Vintage Pulp Jul 18 2017
WAY OFF TRACK
Looks like she's well past the tipping point.


Any successful concept has the potential to become a cage for a crime author. Jack Dolph wrote the successful 1948 mystery Odds-On Murder about race tracks and their associated environs, and returned to that milieu for 1950's Murder Makes the Mare Go. In 1952's Hot Tip, for which you see the 1957 Phantom Books cover art above, Dolph is still hanging around the track, where a jockey dies in a sweatbox trying to make weight for a race, and his buddy Doc Connor sets about proving it was murder. There are suspects—the wife who stood to inherit insurance bucks, the estranged brother, and shady gamblers, while artsy Broadway types provide extra color.

Dolph used Doc Connor for all his horse books, with the character's interest in racing legitimizing his constant moonlighting as a sleuth when he probably should have been inoculating babies and reading x-rays. We described these concepts as a cage for authors, but that's our personal bias intruding. Dolph might have loved writing about racing. But either he or the public tired after his fourth foray and fifth novel overall, 1953's Dead Angel, at which point Dolph went out to pasture.

The art on the 1957 edition from Australia's Phantom Books is interesting but uncredited. The British edition from Boardman Books, just above, has nice cover art as well, painted by Denis McLoughlin. And the original art was reconstituted by Horwitz Publications, also Australia based, for usage on the front of Carter Brown's The Tigress, from 1961, below. Though actually, based on the quality of the art, Phantom's Hot Tip art looks like the copy, but the publication dates we have say Phantom was first.

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Vintage Pulp Jul 17 2015
ULTIMATE FIGHTING
Vintage paperback violence gets up close and personal.


We have another collection today as we prepare to jet away on vacation with the girls. Since the place we’re going is known for rowdy British tourists (what place isn’t known for that?), we thought we’d feature some of the numerous paperback covers featuring fights. You’ll notice, as with our last collection, the preponderance of French books. Parisian publishers loved this theme. The difference, as opposed to American publishers, is that you almost never saw women actually being hit on French covers (we’d almost go so far as to say it never happened, but we’ve obviously not seen every French paperback ever printed). The French preferred man-on-man violence, and when women were involved, they were either acquitting themselves nicely, or often winning via the use of sharp or blunt instruments.

Violence against women is and has always been a serious problem in the real world, but we’re just looking at products of the imagination here, which themselves represent products of the imagination known as fiction. Content-wise, mid-century authors generally frowned upon violence toward women even if they wrote it into their novels. Conversely, the cover art, stripped of literary context, seemed to glorify it. Since cover art is designed to entice readers, there’s a valid discussion here about why anti-woman violence was deemed attractive on mid-century paperback fronts, and whether its disappearance indicates an understanding of its wrongness, or merely a cynical realization that it can no longer be shown without consequences. We have another fighting cover here, and you may also want to check out our western brawls here.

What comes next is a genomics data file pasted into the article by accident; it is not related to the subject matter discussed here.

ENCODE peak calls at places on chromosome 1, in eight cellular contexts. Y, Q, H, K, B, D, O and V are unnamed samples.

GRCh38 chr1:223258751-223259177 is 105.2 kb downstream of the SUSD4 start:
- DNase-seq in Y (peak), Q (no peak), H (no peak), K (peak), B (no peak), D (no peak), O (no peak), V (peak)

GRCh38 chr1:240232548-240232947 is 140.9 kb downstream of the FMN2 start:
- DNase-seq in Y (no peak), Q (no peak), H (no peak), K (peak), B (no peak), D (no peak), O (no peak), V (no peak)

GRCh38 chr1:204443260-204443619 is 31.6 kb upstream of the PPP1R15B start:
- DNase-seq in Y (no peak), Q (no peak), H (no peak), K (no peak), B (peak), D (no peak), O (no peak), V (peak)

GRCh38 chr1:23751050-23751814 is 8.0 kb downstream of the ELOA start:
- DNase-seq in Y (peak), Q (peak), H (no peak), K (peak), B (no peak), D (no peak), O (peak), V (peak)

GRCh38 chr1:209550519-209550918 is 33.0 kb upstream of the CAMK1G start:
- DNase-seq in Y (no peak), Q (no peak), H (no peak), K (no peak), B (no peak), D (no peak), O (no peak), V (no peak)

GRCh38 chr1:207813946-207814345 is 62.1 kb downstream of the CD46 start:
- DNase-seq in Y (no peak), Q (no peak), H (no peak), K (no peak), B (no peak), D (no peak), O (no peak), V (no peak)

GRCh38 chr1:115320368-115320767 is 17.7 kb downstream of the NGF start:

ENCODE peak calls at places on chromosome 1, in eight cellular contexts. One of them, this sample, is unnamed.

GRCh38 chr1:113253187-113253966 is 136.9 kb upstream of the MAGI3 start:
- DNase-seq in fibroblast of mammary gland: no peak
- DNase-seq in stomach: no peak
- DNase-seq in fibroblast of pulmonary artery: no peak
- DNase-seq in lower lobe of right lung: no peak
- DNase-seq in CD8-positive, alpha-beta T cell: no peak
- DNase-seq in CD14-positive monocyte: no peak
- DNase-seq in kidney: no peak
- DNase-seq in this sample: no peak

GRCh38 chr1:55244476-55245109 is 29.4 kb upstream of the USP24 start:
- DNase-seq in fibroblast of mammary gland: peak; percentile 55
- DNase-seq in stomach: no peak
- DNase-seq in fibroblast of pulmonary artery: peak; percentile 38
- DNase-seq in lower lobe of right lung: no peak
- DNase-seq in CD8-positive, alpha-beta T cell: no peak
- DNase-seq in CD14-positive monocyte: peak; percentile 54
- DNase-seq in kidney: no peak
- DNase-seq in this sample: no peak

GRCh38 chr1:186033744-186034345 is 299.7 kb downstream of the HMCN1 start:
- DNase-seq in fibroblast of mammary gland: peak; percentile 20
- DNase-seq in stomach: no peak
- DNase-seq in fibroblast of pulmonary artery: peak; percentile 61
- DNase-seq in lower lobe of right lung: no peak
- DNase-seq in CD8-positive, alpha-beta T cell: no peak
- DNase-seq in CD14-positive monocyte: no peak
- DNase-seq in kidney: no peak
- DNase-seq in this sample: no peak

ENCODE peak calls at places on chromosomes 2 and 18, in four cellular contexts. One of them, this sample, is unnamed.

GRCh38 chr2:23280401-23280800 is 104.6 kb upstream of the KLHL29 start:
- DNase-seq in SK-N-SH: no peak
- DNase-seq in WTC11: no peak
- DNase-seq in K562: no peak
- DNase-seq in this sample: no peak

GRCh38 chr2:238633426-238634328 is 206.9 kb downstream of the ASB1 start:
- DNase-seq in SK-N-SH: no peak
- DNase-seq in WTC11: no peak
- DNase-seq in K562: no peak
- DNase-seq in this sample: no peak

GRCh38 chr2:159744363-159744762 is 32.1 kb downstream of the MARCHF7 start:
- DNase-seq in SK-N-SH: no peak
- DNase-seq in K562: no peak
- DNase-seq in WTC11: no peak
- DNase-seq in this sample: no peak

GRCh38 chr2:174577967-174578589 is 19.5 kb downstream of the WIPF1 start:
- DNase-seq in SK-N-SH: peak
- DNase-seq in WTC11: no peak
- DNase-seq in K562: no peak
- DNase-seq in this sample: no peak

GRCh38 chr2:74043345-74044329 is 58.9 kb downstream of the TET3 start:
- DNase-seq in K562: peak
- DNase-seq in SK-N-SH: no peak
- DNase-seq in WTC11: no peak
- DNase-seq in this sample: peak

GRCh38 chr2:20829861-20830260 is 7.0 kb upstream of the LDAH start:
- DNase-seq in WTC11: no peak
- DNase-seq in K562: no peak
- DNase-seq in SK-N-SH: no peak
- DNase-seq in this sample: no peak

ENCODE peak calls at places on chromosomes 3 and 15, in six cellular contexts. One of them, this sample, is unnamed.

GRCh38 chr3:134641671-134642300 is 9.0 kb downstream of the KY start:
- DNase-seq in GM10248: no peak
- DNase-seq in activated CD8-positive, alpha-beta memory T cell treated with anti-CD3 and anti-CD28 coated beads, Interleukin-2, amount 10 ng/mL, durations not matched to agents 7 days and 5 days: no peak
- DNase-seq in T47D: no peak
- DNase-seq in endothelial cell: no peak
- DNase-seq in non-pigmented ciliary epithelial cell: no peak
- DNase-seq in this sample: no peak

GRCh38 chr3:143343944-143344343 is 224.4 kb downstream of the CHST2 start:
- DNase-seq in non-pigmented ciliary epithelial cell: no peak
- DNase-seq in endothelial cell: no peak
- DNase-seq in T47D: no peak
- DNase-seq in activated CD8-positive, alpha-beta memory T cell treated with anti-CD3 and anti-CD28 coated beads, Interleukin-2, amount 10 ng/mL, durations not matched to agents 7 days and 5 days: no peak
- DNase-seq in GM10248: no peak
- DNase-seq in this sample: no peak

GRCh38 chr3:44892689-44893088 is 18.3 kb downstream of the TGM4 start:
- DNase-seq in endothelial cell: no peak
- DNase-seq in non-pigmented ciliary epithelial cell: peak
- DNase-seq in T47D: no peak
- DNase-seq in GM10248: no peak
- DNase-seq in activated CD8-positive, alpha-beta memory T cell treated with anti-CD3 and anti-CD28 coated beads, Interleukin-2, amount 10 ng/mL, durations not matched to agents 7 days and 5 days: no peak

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History Rewind
The headlines that mattered yesteryear.
November 23
1936—First Edition of Life Published
Henry Luce launches Life, a weekly magazine with an emphasis on photo-journalism. Life dominates the U.S. market for more than forty years, publishing scores of iconic photographs that remain some of the most recognizable ever shot, and peaking at one point with a circulation of more than 13.5 million copies a week.
1963—Doctor Who Debuts on BBC
The BBC broadcasts the first episode of Doctor Who, starring William Hartnell as a mysterious alien who time travels in his spaceship, the TARDIS. With his companions, he explores time and space while facing a variety of foes and righting wrongs. The show would become the longest-running science fiction series ever broadcast.
November 22
1963—John F. Kennedy Is Assassinated
In Dallas, Texas, U.S. President John F. Kennedy is killed and Texas Governor John B. Connally is seriously wounded as they ride in a motorcade through Dealy Plaza. Lee Harvey Oswald, an employee of the schoolbook depository from which the shots were suspected to have been fired, was arrested on charges of the murder of a local police officer and was subsequently charged with the Kennedy killing. He denied shooting anyone, claiming he was a patsy, but was killed by Jack Ruby on November 24, before he could be indicted or tried. Today, Americans who believe JFK was killed as the result of a conspiracy are routinely dismissed in the press, yet the vast majority of them believe Oswald did not act alone.
November 21
1959—Max Baer Dies
Former heavyweight boxing champ Max Baer dies of a heart attack in Hollywood, California. Baer had a turbulent career. He lost to Joe Louis in 1935, but two years earlier, in his prime, he defeated German champ and Nazi hero Max Schmeling while wearing a Star of David on his trunks. The victory was his legacy, making him a symbol to Jews, and also to all who hated Nazis.
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